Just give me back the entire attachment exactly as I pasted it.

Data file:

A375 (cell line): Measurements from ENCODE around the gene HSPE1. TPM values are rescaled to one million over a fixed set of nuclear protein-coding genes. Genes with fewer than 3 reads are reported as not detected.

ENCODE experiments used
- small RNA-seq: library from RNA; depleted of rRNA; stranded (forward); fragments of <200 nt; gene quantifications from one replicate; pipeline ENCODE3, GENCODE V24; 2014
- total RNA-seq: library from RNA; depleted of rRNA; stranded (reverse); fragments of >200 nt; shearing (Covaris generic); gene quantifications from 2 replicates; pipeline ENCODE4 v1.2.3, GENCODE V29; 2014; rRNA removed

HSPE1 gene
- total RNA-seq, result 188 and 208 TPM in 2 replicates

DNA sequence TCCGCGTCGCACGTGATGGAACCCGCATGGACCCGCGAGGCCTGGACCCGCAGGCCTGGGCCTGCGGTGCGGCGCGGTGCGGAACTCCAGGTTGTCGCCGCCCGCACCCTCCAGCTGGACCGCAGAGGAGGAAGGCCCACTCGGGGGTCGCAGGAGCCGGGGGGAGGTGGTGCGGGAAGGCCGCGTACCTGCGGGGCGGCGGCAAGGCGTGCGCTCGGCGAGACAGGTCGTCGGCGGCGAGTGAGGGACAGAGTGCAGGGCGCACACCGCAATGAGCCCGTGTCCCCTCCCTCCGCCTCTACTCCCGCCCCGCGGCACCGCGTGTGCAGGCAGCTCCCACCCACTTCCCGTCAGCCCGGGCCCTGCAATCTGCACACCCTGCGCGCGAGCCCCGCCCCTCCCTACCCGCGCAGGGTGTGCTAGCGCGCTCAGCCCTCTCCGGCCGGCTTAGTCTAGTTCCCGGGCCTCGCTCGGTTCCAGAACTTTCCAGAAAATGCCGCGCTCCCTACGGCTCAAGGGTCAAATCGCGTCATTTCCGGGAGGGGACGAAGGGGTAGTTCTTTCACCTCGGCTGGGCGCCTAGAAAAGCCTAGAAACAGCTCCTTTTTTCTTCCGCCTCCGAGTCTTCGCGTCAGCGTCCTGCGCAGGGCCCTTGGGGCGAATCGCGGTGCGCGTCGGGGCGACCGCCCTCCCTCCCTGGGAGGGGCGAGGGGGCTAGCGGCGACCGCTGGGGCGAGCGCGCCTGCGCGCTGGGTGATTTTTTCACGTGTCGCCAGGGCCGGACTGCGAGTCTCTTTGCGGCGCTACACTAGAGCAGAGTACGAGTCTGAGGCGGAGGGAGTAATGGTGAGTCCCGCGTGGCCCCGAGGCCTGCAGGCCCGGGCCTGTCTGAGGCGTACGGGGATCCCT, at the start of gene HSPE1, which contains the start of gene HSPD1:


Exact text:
A375 (cell line): Measurements from ENCODE around the gene HSPE1. TPM values are rescaled to one million over a fixed set of nuclear protein-coding genes. Genes with fewer than 3 reads are reported as not detected.

ENCODE experiments used
- small RNA-seq: library from RNA; depleted of rRNA; stranded (forward); fragments of <200 nt; gene quantifications from one replicate; pipeline ENCODE3, GENCODE V24; 2014
- total RNA-seq: library from RNA; depleted of rRNA; stranded (reverse); fragments of >200 nt; shearing (Covaris generic); gene quantifications from 2 replicates; pipeline ENCODE4 v1.2.3, GENCODE V29; 2014; rRNA removed

HSPE1 gene
- total RNA-seq, result 188 and 208 TPM in 2 replicates

DNA sequence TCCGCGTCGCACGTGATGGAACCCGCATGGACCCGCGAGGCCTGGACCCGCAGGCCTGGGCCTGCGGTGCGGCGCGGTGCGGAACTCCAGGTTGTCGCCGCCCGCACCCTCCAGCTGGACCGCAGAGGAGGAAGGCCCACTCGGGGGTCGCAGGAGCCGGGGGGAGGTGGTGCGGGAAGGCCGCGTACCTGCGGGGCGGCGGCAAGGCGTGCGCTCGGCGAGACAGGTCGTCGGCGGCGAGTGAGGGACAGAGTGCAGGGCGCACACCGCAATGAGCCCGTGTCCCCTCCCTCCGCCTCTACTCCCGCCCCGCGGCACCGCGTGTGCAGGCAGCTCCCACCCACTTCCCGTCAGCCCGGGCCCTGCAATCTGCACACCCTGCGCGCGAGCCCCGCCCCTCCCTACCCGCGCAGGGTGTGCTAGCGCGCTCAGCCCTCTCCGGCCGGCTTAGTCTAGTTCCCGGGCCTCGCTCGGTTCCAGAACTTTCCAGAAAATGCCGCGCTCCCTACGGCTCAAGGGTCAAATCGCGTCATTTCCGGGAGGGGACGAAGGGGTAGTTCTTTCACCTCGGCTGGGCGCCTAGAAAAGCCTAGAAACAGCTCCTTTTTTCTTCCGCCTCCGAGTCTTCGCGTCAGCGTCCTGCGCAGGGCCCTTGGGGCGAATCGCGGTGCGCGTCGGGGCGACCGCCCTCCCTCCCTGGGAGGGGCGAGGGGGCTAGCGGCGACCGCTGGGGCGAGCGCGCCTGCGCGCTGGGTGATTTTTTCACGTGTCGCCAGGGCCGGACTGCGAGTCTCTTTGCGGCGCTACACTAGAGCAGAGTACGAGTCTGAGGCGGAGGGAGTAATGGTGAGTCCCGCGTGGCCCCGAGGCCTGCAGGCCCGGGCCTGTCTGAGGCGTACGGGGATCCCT, at the start of gene HSPE1, which contains the start of gene HSPD1: